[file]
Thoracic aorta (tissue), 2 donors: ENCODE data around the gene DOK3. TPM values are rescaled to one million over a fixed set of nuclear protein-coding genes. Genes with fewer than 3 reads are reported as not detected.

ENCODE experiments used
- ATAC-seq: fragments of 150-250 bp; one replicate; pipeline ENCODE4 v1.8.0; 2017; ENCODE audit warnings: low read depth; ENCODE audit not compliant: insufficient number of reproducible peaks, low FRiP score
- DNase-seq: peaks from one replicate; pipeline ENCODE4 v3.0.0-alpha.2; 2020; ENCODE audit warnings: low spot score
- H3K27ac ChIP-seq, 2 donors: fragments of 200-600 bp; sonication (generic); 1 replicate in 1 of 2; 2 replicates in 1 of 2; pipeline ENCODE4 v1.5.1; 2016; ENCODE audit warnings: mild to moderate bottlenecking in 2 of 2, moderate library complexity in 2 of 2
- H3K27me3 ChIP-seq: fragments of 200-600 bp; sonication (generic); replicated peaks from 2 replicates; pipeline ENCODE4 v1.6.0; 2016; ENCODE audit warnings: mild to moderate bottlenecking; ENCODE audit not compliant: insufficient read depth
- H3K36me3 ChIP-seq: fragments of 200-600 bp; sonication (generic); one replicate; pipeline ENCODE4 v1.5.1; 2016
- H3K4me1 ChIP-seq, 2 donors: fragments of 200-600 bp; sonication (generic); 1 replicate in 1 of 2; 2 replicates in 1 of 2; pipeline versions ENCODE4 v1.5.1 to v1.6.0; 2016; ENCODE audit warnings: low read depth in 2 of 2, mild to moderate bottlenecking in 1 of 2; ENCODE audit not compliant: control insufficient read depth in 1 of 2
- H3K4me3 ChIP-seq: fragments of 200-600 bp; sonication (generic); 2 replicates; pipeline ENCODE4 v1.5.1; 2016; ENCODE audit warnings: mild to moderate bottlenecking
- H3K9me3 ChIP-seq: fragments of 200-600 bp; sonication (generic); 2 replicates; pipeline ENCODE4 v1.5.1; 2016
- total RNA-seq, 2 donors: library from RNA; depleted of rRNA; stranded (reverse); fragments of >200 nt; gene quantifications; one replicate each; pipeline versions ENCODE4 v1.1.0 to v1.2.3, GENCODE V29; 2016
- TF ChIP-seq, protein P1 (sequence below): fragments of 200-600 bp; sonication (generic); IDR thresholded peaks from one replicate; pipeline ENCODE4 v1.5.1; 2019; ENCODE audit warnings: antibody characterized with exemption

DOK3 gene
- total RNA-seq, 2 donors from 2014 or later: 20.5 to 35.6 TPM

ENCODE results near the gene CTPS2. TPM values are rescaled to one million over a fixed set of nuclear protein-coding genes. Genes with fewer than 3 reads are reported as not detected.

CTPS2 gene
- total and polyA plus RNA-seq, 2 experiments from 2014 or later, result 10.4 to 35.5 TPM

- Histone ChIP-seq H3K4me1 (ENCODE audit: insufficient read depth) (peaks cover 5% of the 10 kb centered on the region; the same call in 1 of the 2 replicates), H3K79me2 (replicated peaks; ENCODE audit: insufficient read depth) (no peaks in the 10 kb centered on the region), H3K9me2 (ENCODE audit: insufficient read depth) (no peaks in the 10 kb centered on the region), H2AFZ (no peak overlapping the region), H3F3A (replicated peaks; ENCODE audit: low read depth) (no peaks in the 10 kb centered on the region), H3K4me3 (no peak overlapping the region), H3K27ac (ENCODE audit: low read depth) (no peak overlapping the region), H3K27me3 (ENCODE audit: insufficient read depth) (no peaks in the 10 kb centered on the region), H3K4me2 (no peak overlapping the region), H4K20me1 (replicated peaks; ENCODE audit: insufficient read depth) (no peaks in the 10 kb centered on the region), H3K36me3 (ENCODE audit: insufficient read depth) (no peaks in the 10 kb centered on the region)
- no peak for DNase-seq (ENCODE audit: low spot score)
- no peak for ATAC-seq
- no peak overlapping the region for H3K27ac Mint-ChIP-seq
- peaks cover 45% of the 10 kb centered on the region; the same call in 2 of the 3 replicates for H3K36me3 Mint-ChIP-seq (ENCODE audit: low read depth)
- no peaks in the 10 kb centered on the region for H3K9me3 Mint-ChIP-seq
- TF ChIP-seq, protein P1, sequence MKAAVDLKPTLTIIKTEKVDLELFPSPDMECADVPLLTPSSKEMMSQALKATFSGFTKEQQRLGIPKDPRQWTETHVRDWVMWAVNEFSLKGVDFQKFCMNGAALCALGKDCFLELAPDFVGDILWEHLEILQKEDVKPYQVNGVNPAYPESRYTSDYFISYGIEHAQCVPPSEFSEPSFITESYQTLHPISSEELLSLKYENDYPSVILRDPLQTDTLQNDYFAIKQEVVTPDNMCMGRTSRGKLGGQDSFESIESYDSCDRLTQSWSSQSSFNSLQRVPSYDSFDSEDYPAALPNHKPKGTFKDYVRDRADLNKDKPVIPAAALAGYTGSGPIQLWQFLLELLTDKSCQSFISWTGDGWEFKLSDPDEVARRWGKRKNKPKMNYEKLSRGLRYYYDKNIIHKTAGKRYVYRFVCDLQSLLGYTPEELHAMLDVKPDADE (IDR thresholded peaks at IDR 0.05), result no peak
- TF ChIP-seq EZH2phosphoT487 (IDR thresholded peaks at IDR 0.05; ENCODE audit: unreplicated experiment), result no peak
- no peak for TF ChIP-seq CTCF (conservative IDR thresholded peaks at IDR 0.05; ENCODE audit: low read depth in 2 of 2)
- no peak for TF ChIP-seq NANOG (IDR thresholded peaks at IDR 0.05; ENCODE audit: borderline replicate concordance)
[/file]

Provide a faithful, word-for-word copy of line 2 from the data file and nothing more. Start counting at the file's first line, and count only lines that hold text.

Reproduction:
ENCODE experiments used